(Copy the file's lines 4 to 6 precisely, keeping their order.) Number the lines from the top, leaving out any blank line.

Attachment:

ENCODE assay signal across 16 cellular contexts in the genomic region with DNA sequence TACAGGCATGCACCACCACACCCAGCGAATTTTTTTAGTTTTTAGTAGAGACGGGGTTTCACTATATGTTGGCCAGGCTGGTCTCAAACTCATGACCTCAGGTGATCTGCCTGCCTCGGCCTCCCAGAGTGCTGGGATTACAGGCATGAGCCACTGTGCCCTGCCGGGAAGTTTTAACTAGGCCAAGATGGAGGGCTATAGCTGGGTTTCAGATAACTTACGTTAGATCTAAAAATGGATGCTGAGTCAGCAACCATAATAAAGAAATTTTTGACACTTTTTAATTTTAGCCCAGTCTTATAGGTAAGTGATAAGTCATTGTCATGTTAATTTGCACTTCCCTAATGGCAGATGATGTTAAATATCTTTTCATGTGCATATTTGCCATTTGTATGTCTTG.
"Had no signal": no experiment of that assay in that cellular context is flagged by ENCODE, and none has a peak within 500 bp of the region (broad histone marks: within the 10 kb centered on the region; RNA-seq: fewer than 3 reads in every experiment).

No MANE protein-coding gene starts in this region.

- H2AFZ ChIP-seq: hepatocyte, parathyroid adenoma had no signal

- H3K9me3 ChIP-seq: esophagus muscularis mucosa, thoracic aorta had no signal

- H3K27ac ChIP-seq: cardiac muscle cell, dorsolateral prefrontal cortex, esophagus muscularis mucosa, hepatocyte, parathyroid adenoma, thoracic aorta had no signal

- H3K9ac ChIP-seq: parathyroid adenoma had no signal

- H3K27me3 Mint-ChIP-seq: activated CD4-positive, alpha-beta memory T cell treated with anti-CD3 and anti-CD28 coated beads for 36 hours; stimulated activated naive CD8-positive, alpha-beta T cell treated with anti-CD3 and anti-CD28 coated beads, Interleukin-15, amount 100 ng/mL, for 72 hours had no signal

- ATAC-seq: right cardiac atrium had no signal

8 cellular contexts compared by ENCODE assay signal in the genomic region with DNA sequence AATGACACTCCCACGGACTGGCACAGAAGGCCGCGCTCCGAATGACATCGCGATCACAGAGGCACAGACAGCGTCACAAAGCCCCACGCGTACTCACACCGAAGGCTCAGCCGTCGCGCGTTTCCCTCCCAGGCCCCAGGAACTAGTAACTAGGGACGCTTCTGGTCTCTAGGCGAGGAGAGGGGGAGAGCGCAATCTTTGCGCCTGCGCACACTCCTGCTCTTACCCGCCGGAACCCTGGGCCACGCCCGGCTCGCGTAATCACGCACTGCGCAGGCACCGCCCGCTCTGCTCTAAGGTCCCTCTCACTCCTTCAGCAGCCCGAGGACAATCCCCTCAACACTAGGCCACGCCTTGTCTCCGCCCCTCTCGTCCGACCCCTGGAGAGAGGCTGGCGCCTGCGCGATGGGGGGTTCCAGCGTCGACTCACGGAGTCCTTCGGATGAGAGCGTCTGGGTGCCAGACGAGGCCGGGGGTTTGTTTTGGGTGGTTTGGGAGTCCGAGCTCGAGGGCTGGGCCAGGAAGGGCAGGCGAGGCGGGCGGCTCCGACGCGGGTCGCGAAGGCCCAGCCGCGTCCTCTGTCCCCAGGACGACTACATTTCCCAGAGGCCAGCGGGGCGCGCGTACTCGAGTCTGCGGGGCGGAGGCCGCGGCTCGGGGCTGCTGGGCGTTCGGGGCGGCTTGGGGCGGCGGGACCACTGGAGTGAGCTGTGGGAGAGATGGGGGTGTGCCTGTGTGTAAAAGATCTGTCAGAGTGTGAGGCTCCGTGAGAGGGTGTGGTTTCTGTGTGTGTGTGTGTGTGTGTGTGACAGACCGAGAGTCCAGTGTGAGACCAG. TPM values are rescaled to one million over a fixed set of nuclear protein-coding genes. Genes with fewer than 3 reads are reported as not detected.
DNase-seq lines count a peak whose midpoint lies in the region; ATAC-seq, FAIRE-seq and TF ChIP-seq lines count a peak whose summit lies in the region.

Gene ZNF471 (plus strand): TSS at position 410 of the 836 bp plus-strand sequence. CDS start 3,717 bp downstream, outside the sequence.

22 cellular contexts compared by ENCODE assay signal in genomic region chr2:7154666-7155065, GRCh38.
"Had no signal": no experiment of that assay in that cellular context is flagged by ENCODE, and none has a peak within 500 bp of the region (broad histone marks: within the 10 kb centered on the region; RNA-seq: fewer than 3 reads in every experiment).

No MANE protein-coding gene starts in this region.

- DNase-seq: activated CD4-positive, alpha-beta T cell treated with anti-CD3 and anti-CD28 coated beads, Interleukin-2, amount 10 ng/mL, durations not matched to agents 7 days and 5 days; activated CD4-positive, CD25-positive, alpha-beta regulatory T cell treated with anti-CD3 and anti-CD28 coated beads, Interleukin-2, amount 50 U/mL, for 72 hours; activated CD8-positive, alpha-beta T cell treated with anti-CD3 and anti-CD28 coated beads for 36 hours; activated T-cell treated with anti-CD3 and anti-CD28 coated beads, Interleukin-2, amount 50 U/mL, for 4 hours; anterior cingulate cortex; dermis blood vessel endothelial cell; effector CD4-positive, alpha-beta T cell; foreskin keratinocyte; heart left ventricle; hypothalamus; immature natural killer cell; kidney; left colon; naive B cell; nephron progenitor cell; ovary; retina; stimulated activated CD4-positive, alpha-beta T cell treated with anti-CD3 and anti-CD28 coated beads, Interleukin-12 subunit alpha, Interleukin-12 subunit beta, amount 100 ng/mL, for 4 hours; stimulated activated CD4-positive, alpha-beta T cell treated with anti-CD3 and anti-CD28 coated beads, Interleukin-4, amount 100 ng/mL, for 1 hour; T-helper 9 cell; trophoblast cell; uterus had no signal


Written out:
- H2AFZ ChIP-seq: hepatocyte, parathyroid adenoma had no signal

- H3K9me3 ChIP-seq: esophagus muscularis mucosa, thoracic aorta had no signal

- H3K27ac ChIP-seq: cardiac muscle cell, dorsolateral prefrontal cortex, esophagus muscularis mucosa, hepatocyte, parathyroid adenoma, thoracic aorta had no signal